Friday, September 27, 2002

Purple Haze

I think that I've finally reconciled myself to the new purple M&M's. (I have a lovely little purple, orange, and green design going on right now). The real problem isn't the purple (although if aqua or pink had been chosen, I would have had serious issues). The problem is that there are now 7 colors, not six. Six is a great number, divisible by both 2 and 3, perfect for the consumer who likes to make geometrical designs with her colored snacks. Seven just doesn't work. Now I have to decide whether to throw out a color completely in my patterns, or to try to make do. Since I don't like to descriminate based on color, I end up making more grid-like and pyramidal patterns with 7 colors, rather than my previous circular, flower-like patterns.

Can you tell I'm still "working" on appraisals?

Friday Five

1. What are your favorite ways to relax and unwind? Read, run, spend time outside walking or biking, have a beer or glass of wine

2. What do you do the moment you get home from work/school/errands? First thing is usually to dash into the bathroom (I probably drank a pint of water in the car), then I feed and pet the cat, put everything away, mobile phone and palm in their cradels, hang up purse, etc, then change clothes (if I'm coming from work).

3. What are your favorite aromatherapeutic smells? Lavender and eucalyptus

4. Do you feel more relaxed with a group of friends or hanging out by yourself? As much as I like spending time with friends, I'm more relaxed alone. This is a recent realization, and the reason I don't like going out to lunch durning work. I find that I return from having "done lunch" needing a break. I prefer to eat at my desk and surf the internet, or eat with a book, or go for a walk or run (and then eat at my desk and read/write on the internet). Too much time alone, however, can help a slide into depression.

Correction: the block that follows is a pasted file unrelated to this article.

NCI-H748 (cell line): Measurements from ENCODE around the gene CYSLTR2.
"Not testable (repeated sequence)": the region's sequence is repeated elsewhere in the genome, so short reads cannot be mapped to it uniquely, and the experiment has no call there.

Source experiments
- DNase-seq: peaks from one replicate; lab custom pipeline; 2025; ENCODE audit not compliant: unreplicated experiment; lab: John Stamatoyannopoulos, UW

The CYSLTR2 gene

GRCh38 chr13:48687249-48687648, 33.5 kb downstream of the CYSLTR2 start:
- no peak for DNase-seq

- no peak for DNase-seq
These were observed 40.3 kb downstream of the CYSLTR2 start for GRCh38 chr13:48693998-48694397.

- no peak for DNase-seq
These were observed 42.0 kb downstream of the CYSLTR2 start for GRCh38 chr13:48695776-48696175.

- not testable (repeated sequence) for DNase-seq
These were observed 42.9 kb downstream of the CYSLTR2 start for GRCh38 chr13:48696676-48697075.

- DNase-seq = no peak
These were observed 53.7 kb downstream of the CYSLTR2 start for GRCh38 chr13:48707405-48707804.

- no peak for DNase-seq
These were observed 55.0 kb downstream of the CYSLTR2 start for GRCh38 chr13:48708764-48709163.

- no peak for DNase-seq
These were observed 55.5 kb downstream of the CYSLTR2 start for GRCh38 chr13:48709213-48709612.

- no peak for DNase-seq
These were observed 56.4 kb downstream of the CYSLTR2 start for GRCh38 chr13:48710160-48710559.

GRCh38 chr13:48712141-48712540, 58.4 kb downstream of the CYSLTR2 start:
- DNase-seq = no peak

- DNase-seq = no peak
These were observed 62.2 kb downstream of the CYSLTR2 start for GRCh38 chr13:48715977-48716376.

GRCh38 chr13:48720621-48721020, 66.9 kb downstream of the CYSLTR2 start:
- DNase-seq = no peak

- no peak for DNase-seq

5. What is something that you feel is relaxing but most people don't? Logic problems. I just took the GRE and used the Kaplan program with CD to prepare. As the intro to the analytical reasoning section, the guy on the CD said something about how no one does logic problems for fun. I heard that and skipped to the next section. I have many books of logic problems. I used to do them on the ship while we were at sea if I had a some free time, but not enough time for a nap. I think they're fun. I did pretty well on that part of the test, by the way. :)